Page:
If you attempt to unlock the bootloader with a method officially supported for a given device (remember, not every device supports bootloader unlock by end users), the bootloader (which actually performs the unlock procedure) will automatically and immediately wipe the cryptographic keys that are used to access the encrypted user data partition. While the data itself will also be wiped on next reboot, the main culprit here is the wiped decryption keys during bootloader unlock. All this is to say that officially unloading the bootloader is not an option for forensic extraction.

Okay, but what if we were to somehow circumvent bootloader lock without actually unlocking the device? If the device is using an older version of Android, you would be able to boot the device. However, with Android 7 and newer this is no longer possible due to the second security measure: the strictly enforced Verified Boot.

Android 7: Trusted Boot Chain with Enforced Verified Boot

The Verified Boot mechanism is used to establish a trusted boot chain from the bootloader and all the way up to the system image. While Verified Boot relies on the bootloader to verify the boot image, it is assumed that the bootloader itself is protected with a different mechanism. For this reason, Verified Boot is disabled once the bootloader is unlocked.

Android Verified Boot implements checks in every part of the boot process; the bootloader checks the integrity of the boot image, while the boot image checks the integrity of the system image before passing control to the Android OS.

Without Verified Boot, malware could make alterations to the boot image or the system image. This would be extremely difficult to detect and almost impossible to defend against. Android Verified Boot protects all elements of the boot and recovery images (kernel, ramdisk, and second-stage loader if present) with a signature.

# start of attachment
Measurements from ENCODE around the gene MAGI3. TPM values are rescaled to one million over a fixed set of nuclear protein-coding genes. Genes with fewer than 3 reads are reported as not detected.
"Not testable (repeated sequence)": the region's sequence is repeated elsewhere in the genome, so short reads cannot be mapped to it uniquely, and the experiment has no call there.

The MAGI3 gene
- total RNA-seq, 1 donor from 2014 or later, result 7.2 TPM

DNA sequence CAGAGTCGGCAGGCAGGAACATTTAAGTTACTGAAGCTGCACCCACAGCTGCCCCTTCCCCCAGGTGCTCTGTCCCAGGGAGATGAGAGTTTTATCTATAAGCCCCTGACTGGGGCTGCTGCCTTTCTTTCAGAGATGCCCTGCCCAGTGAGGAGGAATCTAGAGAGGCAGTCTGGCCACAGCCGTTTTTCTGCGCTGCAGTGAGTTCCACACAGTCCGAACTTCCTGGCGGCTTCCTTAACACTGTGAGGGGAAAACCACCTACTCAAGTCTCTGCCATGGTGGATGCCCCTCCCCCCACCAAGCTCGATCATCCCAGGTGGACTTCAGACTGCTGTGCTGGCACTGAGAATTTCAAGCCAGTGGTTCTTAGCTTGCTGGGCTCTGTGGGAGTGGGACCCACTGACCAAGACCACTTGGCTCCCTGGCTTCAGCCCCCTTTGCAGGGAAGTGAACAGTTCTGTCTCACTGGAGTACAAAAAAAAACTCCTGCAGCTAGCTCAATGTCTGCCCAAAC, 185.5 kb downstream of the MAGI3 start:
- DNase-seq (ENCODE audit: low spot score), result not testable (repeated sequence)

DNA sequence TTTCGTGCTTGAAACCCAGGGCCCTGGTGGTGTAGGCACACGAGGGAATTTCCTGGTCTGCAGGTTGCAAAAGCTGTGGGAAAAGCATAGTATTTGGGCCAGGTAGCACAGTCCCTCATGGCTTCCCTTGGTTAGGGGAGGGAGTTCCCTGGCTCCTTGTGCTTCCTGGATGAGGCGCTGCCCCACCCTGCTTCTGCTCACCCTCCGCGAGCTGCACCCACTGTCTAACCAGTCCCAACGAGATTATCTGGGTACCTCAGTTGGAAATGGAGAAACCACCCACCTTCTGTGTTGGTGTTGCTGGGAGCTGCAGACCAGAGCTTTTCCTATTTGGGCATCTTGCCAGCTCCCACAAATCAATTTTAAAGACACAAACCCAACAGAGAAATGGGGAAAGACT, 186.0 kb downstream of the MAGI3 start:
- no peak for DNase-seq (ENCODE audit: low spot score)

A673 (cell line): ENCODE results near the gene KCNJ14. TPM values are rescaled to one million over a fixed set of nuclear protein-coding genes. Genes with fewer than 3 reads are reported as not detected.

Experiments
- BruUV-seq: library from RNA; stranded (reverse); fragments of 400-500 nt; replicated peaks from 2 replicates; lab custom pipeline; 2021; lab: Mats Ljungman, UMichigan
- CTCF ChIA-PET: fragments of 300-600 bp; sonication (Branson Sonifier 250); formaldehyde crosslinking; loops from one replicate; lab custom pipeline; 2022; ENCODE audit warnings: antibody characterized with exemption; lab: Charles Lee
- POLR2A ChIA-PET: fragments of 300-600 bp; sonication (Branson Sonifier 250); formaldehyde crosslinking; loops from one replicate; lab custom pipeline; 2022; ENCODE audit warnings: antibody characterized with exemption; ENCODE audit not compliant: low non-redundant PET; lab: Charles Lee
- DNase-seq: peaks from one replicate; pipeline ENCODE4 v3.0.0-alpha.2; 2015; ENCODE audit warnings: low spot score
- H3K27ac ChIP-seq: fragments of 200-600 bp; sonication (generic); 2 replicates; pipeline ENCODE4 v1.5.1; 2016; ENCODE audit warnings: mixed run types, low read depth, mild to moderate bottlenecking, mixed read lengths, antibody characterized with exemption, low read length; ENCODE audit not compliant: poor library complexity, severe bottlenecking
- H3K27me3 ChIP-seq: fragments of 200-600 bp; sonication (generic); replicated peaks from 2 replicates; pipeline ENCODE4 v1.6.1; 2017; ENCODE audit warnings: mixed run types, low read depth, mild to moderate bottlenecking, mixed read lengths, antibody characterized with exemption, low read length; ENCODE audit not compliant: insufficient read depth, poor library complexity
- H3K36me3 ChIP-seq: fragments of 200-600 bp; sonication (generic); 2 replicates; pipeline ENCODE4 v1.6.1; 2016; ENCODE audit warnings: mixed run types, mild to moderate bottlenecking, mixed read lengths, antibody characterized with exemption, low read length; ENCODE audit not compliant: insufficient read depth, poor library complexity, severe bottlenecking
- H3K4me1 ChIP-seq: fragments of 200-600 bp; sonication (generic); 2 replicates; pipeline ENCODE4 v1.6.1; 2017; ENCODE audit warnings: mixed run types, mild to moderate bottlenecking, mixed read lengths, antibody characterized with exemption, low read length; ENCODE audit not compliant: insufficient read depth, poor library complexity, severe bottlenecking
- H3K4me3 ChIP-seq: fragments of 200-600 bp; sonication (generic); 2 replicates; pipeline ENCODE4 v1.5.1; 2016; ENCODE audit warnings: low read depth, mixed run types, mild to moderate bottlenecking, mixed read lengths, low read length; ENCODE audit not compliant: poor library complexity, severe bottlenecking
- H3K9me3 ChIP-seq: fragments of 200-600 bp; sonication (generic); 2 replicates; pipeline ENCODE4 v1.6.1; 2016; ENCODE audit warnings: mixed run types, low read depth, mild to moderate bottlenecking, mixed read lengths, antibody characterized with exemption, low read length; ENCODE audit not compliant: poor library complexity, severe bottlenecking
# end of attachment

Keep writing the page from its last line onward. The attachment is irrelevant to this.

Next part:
While Android Verified Boot as a feature originally appeared in Android 4.4 KitKat, its implementation in all versions of Android before Android 7.0 Nougat was mostly limited to displaying a warning message if tampering was detected. However, since Android 7.0, Google became very serious about providing a trusted environment – presumably, to secure transactions through Android Pay.

In Android 7.0 Nougat, Google has started strictly enforcing verified boot on devices. Android Nougat now strictly enforces the boot check, giving far more than just a warning message. As a consequence of this new strict policy, it becomes much harder to root devices running Android 7.0 without unlocking bootloader first (which, as we know, inevitably wipes user data). Even if the locked bootloader is somehow circumvented, the verified boot process will still detect any changes made to the boot image and system image and will prevent the device from booting into the OS.

In other words, simply bypassing bootloader lock in Android 7.x and 8.x devices would not be enough, as Android Verified Boot would effectively block the device from booting into an image that is not signed with a trusted signature.